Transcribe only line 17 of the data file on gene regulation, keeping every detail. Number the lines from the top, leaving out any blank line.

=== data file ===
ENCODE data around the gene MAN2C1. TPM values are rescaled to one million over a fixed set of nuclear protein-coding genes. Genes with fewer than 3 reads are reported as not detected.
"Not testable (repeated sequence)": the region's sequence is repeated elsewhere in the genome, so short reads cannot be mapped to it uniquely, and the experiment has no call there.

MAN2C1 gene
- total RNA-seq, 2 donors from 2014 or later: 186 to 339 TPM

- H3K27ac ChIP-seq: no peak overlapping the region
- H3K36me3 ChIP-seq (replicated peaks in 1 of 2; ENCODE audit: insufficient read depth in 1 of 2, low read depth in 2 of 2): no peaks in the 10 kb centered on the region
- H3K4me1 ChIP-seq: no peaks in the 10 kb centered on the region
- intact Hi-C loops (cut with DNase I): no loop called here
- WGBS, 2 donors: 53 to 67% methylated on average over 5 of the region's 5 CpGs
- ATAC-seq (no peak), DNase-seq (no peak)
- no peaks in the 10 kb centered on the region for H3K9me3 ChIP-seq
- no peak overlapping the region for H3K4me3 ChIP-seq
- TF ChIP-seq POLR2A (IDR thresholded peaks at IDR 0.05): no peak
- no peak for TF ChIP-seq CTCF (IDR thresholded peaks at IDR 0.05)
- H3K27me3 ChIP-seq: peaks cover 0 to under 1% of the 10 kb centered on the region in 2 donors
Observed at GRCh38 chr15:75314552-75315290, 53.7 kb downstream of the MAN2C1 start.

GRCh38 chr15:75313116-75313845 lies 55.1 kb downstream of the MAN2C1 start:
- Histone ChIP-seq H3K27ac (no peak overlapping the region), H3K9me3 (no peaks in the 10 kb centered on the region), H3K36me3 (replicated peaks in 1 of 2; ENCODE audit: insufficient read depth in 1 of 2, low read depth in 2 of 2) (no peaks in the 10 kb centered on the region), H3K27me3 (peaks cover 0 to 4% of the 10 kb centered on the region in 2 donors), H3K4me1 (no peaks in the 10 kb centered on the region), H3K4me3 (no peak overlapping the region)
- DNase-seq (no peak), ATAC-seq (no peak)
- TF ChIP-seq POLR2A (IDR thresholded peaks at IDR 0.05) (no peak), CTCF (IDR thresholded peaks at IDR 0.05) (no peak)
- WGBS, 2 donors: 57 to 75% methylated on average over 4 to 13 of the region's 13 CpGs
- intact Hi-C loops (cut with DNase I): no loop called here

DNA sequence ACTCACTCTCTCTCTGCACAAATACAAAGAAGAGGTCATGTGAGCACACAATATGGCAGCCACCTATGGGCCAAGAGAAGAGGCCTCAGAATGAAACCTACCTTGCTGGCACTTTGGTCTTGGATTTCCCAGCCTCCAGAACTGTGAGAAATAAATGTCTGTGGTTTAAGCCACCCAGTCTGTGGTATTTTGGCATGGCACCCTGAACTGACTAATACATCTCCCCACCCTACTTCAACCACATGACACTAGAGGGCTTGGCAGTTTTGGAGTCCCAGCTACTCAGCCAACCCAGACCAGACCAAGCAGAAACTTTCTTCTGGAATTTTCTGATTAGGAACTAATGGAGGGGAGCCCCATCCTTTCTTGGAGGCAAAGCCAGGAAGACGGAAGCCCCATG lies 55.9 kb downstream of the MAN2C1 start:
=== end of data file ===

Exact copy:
GRCh38 chr15:75313116-75313845 lies 55.1 kb downstream of the MAN2C1 start: